There was no reason Dorothy Session had to die on April 14, 2010.
"She died because these defendants -- Katila Nash, Angelique Nash and David Moses -- made a decision to go out and steal," prosecutor David Wilson told the jury during his closing argument Friday in Kern County Superior Court.
The Nash sisters and Moses are accused of entering Session's home with the intent to steal, and prosecutors say Moses beat Session upon encountering her in what he thought was an empty home. Each of the defendants is charged with first-degree murder with the special allegation that the killing occurred during a burglary. If convicted, the three face life in prison without the possibility of parole.
Wilson and Deputy Public Defender Jano Mattaeo, representing Moses, gave their closing arguments Friday. The two other defense attorneys will give their arguments Monday.
While Wilson argued the defendants' actions merited first-degree murder convictions, Mattaeo said Moses never intended to kill Session or burglarize her home in the 1500 block of Camino Sierra in east Bakersfield.
"The issue is did David have the intent to commit any of what Mr. Wilson is asking you to return a verdict on?" Mattaeo said.
He said it would be an insult to the jurors' intelligence to ask them to return a not guilty verdict on Moses' behalf because his client does bear some culpability for Session's death. Mattaeo said he believes this is a case of voluntary manslaughter.
As Wilson went over the particulars of what happened during the day of Session's death, he displayed photos of the blood-spattered crime scene and a photograph of a badly beaten Session that drew tears from members of Session's family in the courtroom. Wilson said Moses admitted to detectives that he struck Session twice, the first time while she was standing and then a second time after she fell to the floor.
Session died as a result of blunt force trauma to the head, Wilson said. She suffered numerous other injuries, however, including bleeding on the brain, a fractured nose, an eye completely swollen shut, and a lip that was completely split through.
Cradled by her grandson -- who went to the home with his girlfriend after another relative was unable to reach Session by phone -- Session vomited blood and said she was in a lot of pain. And she managed to describe the suspects, telling her grandson a black male and black female had come to her home, Wilson said.
Session also repeatedly asked about her purse. The only reason she would do that, Wilson said, is because the people she described had wanted money.
"She's in pain, she's been lying there for two hours, but she says 'go check my purse,'" Wilson said.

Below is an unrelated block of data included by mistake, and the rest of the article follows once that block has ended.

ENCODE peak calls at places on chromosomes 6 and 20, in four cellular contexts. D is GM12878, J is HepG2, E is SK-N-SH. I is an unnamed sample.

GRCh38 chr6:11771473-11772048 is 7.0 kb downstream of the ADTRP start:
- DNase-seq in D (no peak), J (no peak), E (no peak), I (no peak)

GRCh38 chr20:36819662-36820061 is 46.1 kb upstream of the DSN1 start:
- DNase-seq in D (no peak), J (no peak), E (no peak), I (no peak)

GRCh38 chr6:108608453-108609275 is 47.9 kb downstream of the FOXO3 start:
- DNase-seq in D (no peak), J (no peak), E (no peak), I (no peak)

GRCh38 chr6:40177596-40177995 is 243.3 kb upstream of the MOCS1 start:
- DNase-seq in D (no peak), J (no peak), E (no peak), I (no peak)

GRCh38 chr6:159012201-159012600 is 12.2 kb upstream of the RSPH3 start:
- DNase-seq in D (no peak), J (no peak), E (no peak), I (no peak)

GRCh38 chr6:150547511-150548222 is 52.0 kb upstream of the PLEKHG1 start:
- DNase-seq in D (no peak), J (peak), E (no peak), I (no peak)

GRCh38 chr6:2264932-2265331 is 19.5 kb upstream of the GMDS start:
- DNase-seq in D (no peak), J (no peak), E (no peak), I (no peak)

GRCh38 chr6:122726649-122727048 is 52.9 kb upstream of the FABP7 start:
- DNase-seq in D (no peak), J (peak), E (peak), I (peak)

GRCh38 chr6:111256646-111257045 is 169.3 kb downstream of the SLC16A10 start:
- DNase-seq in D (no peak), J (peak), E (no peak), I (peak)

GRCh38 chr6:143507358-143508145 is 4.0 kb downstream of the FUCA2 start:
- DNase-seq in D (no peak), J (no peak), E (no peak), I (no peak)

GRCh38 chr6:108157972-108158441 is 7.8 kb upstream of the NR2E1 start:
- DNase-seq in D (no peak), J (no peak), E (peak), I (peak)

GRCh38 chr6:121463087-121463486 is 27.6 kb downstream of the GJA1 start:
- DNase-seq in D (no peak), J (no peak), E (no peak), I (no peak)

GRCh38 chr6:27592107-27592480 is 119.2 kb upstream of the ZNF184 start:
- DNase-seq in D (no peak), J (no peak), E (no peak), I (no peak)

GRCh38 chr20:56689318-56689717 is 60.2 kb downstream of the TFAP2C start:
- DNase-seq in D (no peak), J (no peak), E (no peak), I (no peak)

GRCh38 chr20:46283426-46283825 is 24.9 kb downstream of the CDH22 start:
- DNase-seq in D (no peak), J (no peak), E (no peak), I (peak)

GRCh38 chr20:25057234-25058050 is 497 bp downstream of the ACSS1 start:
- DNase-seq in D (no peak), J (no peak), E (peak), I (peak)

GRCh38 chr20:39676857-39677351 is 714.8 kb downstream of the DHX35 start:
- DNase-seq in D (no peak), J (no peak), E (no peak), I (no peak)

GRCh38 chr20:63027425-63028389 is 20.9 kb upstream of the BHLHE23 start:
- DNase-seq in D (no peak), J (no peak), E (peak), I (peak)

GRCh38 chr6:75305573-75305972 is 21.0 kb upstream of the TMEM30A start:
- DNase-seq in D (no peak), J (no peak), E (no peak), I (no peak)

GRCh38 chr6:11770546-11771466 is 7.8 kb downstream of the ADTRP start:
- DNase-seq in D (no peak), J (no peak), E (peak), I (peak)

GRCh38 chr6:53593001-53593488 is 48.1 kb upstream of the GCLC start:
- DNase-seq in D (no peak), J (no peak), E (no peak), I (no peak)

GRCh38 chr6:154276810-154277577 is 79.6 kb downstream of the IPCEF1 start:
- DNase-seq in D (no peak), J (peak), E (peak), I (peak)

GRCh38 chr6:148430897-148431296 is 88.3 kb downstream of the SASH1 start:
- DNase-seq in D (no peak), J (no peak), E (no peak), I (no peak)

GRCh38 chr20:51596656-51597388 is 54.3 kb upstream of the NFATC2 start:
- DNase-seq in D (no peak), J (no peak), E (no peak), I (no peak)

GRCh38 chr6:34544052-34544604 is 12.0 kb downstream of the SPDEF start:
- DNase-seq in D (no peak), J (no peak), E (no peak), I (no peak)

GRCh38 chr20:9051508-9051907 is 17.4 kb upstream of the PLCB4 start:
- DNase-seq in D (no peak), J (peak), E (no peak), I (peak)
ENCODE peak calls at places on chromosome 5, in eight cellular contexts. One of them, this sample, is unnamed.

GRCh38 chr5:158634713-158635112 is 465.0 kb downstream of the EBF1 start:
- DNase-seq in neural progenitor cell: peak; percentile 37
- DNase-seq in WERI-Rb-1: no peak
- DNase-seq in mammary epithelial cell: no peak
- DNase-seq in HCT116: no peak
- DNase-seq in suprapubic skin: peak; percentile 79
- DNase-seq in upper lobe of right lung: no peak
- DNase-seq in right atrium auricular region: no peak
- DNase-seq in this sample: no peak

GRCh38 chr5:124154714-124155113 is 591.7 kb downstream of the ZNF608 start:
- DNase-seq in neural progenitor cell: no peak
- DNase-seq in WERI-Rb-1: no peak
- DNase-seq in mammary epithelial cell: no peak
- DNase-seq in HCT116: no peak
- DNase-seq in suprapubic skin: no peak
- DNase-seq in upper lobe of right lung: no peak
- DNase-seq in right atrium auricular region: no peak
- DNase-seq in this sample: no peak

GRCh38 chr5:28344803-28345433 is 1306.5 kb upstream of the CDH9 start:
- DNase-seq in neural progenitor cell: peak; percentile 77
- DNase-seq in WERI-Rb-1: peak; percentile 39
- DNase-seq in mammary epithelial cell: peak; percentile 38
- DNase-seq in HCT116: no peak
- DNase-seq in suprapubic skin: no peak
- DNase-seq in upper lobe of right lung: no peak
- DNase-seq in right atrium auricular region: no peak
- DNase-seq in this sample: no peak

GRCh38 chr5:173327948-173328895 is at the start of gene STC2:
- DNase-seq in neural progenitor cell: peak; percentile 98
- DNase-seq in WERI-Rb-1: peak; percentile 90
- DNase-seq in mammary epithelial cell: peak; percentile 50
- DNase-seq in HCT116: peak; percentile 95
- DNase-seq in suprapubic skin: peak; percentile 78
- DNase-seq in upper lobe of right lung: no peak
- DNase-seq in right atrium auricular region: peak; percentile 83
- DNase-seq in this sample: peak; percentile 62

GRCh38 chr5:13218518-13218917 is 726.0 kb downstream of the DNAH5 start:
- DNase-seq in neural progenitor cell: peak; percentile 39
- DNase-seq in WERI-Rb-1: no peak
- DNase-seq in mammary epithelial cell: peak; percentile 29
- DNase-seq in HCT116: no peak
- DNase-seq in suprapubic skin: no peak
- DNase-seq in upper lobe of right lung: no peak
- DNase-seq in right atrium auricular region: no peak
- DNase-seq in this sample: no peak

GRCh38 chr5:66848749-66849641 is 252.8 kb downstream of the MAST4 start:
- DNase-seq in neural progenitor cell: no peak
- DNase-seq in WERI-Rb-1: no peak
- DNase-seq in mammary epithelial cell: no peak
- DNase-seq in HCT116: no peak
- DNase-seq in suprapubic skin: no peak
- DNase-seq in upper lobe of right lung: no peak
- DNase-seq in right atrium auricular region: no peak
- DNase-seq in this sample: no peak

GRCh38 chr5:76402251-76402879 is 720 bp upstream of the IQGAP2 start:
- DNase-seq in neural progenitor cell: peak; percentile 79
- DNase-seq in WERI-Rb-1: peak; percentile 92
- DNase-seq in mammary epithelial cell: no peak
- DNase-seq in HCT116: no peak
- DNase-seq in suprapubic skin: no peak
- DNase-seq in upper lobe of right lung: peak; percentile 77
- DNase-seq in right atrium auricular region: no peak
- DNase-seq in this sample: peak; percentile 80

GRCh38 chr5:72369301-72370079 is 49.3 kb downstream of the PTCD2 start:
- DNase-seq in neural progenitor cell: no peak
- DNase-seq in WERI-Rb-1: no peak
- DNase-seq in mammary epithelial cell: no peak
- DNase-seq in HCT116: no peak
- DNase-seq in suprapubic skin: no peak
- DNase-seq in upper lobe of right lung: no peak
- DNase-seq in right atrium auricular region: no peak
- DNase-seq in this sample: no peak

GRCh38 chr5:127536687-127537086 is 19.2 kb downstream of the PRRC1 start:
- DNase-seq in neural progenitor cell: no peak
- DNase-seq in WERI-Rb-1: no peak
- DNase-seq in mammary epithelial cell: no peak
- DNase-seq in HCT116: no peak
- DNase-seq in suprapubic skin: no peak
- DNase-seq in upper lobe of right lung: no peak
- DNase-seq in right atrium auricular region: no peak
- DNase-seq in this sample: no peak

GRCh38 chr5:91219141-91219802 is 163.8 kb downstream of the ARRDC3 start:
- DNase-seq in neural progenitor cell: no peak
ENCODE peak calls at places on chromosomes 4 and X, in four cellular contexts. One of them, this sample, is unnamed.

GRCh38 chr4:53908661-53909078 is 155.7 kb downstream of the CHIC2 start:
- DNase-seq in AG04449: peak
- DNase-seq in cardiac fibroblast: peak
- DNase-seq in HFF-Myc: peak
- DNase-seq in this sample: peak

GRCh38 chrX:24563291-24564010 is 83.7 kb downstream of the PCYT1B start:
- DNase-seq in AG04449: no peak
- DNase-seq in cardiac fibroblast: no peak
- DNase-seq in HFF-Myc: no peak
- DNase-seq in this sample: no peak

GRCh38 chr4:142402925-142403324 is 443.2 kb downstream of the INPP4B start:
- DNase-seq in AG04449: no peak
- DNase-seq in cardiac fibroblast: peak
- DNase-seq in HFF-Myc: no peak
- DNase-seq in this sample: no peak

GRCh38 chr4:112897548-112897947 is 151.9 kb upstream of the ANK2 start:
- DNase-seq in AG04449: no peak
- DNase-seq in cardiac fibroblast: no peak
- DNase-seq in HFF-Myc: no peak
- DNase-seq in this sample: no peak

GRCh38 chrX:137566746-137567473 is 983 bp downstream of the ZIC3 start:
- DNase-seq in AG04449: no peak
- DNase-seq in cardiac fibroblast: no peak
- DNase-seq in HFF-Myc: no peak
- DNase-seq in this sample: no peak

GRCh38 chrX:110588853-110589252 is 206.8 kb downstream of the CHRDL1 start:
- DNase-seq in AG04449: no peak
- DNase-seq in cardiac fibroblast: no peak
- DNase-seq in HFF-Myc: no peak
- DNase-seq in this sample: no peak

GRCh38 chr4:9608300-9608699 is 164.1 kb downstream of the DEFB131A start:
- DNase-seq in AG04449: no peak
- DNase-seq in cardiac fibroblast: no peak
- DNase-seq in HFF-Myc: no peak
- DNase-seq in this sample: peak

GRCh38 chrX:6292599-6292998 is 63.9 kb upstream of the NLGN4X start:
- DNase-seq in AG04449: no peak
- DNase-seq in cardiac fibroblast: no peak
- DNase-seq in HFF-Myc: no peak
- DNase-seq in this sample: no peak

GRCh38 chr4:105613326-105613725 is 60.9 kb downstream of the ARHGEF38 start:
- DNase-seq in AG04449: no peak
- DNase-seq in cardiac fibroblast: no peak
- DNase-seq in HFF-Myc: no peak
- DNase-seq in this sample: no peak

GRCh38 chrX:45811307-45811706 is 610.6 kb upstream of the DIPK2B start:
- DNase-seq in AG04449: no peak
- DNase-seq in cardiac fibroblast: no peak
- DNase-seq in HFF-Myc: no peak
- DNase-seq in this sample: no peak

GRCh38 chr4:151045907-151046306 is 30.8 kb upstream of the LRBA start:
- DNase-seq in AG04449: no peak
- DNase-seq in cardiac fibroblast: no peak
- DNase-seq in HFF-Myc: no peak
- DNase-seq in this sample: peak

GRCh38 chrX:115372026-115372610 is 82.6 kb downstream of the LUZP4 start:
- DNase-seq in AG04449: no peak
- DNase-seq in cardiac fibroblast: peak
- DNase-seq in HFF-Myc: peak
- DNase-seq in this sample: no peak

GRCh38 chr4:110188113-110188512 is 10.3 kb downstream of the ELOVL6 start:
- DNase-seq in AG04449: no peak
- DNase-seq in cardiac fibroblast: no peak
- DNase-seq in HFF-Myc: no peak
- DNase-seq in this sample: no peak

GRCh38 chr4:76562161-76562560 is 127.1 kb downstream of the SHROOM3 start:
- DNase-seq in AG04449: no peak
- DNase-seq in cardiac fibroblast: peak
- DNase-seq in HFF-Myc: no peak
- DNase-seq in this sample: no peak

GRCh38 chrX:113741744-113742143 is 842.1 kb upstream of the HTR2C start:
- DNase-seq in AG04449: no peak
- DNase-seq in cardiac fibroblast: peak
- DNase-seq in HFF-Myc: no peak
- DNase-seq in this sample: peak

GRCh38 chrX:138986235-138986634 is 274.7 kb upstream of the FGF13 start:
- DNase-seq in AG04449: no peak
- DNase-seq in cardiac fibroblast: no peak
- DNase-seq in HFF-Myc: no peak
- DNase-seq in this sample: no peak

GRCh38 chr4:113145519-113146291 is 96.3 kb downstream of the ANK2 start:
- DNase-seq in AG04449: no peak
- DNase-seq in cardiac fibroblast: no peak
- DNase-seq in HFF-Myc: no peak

What led detectives to the defendants? Relatives and friends of the suspects contacted detectives after the defendants talked to them about what happened.
Wilson said the relatives possessed information that only someone who had been present at the crime scene could have known. Their statements were recorded.
Those people changed their story on the witness stand, and Wilson said it's clear they lied during the trial because they're trying to protect the defendants.
Of the recent denial of one of those relatives regarding speaking to the defendants about the crime, Wilson told the jury, "Either (she) has a gift I don't understand, or she talked to these defendants."
Angelique Nash has told detectives she wanted to smoke marijuana the day of the killing, Wilson said, and Katila Nash said she wanted to "get cash for weed."
The defendants' ploy was simple, Wilson said. They knocked on a door, and if someone answered they asked if "Matthew" was at home. When the person who answered replied "no," they simply walked to the next house.
They did this until they came upon Session's home, Wilson said. No one answered the front door, so Moses went around to the back.
That's when he encountered Session. Both Moses and Katila Nash entered the home, Wilson said. Angelique Nash was in the driveway as a lookout, he said..
But Mattaeo argued there was never any intention to burglarize Session's home. He said Moses just wanted to use her phone.
And while Moses did strike Session, he did it impulsively and never meant to kill her, Mattaeo said. Moses suffers from attention deficit hyperactivity disorder, impulsivity and emotional disorder, according to the attorney.
"But he's not a cold-blooded killer who murdered with malice aforethought," Mattaeo said.
Mattaeo tried to cast doubt as to the reliability of the grandson's testimony that Session told him the suspects wanted money. He said the grandson only made that assertion two years later after meeting with Wilson in preparation of his testimony.
The Nashes were arrested three days after the killing near a motel on Chester Lane, deputies have said. The morning after that, a family pastor brought Moses to Kern County Juvenile Hall where he turned himself in.
Moses told detectives he struck Session and that he believed she was still alive when he left, Wilson said. Moses went to her home because he needed money for food, and he repeatedly asked detectives if he could get life in prison, the prosecutor said.
Wilson told the jury that Moses also admitted to detectives to burning his shoes after leaving Session's home. That shows consciousness of guilt in that Moses was trying to hide evidence, Wilson said.
Defense attorney Fred Gagliardini is representing Angelique Nash, and Richard Rivera is representing Katila Nash. Gagliardini will begin his closing argument Monday morning.